Vine's Mill

Photo: Illustrative image for the 'Vine's Mill' page

Situated on the present day corner site of Clifton Hill and east-side Powis Villas

By Steve Myall

Vine’s Mill, probably built by 1808, was taken over by William Vine (1782-1836) in August 1818. The Sussex County Magazine suggests that he had seen the mill advertised for auction on July 20th of that year. In Verrall & Son's auction description the mill was 'lately new and in full trade'. The accompanying dwelling house, now 1 Vine Place and called Rose Cottage today, was included in the sale. This watercolour (illustrated above) is by Henry Bodle, one of Vine’s sons-in-law, and was painted in 1843, shortly after Vine’s widow had sold the mill to Edward Cuttress (the original Forfars business today). The scene is looking east and shows the wide part of what became Clifton Hill, just as the road narrows to pass between the Vine land on the south and the Church Hill School House estate on the north side. This picture of Vine’s Mill was owned by a direct descendent of William Vine, Mrs. Vine Molony who lives in Australia.  She has since donated it, with other Vine pictures, to Brighton Museum.

The windmill historian H.E.S. Simmons is the principal historical source on Brighton windmills, and he records that the mill was built towards the end of 1806, probably for a Mr. Weller of Chichester, who only held it for a little while. The only other recorded tenant was a Mr. Wood, who worked it for a short time, but there are no other tenants known up to the auction date. Having bought the mill late in the summer of 1818, Mr. Vine put a notice in the Sussex Weekly Advertiser of October 18th 1819 – ‘Wanted, a serious man, as a Grinder, who perfectly understands the management of a wind Mill in all its departments’. The Brighton Herald of January 19th 1828 reported ‘Considerable damage to buildings by a hurricane on Sunday morning. One of the swifts was blown from Mr. Vine’s Mill on the Church hill’. That must have been an exciting day for the inmates of the Workhouse, Mr. Vine’s windmill sail may well have landed in their grounds.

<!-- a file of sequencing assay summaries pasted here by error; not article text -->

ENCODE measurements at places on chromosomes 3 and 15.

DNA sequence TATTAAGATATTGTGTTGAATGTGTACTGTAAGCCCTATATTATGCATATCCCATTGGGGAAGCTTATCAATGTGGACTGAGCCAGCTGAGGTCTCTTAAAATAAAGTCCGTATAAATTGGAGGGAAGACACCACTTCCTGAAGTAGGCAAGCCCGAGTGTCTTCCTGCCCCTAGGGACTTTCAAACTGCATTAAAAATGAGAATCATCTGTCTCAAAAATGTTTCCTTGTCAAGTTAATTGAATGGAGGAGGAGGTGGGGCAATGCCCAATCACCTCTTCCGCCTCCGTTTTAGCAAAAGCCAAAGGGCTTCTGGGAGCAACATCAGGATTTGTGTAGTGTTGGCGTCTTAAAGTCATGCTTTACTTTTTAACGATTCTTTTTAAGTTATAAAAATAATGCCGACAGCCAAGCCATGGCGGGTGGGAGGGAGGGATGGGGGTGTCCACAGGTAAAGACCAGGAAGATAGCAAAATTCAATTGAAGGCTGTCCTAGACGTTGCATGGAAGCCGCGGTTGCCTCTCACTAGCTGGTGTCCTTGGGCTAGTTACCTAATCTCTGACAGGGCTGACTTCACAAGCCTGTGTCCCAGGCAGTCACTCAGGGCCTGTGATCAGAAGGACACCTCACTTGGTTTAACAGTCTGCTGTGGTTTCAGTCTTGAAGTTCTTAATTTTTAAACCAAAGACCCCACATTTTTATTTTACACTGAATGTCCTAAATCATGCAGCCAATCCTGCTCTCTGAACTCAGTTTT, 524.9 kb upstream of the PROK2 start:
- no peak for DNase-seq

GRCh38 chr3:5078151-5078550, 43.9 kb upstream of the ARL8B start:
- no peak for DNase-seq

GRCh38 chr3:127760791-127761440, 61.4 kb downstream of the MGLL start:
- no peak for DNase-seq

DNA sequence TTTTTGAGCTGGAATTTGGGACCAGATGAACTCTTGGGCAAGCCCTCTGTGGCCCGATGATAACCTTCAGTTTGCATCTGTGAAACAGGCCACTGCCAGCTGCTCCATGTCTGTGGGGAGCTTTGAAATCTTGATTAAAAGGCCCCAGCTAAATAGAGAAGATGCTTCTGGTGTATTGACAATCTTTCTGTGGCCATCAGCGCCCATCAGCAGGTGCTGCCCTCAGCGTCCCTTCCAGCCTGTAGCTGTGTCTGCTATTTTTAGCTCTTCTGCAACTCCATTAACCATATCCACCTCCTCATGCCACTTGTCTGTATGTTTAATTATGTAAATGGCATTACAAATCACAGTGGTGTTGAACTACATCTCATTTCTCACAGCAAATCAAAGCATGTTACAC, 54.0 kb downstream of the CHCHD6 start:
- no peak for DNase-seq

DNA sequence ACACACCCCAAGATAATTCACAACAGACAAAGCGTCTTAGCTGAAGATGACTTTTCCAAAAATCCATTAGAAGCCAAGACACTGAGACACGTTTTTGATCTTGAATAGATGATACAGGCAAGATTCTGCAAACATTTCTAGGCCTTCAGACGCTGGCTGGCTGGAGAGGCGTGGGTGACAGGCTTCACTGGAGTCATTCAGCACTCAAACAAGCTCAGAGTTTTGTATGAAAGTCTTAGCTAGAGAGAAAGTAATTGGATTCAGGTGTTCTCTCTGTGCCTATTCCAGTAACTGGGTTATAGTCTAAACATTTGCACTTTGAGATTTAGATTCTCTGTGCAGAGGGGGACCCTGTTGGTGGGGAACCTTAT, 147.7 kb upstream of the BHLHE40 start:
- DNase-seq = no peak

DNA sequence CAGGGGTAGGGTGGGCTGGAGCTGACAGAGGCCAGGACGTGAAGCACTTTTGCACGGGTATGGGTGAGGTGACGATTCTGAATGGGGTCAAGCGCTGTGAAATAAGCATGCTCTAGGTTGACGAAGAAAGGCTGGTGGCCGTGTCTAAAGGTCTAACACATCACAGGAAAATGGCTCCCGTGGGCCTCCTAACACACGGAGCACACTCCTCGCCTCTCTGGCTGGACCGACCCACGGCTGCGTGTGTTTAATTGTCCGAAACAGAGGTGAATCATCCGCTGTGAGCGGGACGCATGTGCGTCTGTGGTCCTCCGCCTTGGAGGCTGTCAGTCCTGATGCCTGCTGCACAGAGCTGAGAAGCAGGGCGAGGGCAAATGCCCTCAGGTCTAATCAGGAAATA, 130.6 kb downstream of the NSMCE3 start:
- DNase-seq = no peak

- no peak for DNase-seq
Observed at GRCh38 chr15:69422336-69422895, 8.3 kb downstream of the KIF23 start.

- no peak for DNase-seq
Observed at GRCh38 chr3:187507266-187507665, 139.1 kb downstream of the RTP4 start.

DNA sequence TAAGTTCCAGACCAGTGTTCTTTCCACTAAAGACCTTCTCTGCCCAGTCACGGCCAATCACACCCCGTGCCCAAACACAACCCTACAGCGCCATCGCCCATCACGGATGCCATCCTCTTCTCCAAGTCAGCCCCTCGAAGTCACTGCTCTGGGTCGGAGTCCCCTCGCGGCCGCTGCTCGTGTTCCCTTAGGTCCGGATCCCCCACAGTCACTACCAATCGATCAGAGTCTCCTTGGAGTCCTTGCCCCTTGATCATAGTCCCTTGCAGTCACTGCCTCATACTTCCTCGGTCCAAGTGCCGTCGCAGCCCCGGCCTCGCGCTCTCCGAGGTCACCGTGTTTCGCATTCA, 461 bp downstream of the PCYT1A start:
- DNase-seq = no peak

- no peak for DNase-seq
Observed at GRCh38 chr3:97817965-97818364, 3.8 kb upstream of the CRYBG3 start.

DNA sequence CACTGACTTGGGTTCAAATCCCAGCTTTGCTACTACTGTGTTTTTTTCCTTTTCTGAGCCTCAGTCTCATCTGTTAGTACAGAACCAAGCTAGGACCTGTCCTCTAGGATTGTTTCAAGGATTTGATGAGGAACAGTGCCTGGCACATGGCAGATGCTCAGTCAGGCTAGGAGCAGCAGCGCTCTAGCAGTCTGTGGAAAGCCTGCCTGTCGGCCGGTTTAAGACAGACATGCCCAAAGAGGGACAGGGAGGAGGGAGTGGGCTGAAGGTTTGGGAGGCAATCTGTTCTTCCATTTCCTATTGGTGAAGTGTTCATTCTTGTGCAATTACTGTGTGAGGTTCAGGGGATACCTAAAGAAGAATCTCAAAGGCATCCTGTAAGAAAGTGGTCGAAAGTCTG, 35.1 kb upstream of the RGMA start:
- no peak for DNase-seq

After William Vine's death in 1836, his wife Mary continued to work the mill, with her youngest child and only son James, until about 1842. The 1841 census shows Mary and son James living at 1 Vine Place, together with John Henley and his wife Esther, and their baby Esther Henley.

The site of Vine’s Mill was just behind the gardens of 6 and 7 Powis Villas, on the south western corner of the small staff car park for the Children’s Hospital, which area has since been developed for residential use. In Bodle’s picture there is a flint-stone wall on the left, and this still stands in the front  garden of 22 Clifton Hill. The brick wall that extends to the right from the base of the mill is the land boundary that established the position of Powis Villas, and the low roofs with chimneys seen just to the left of the mill are the cottages now in Vine Place.

This page was added on 15/04/2011.

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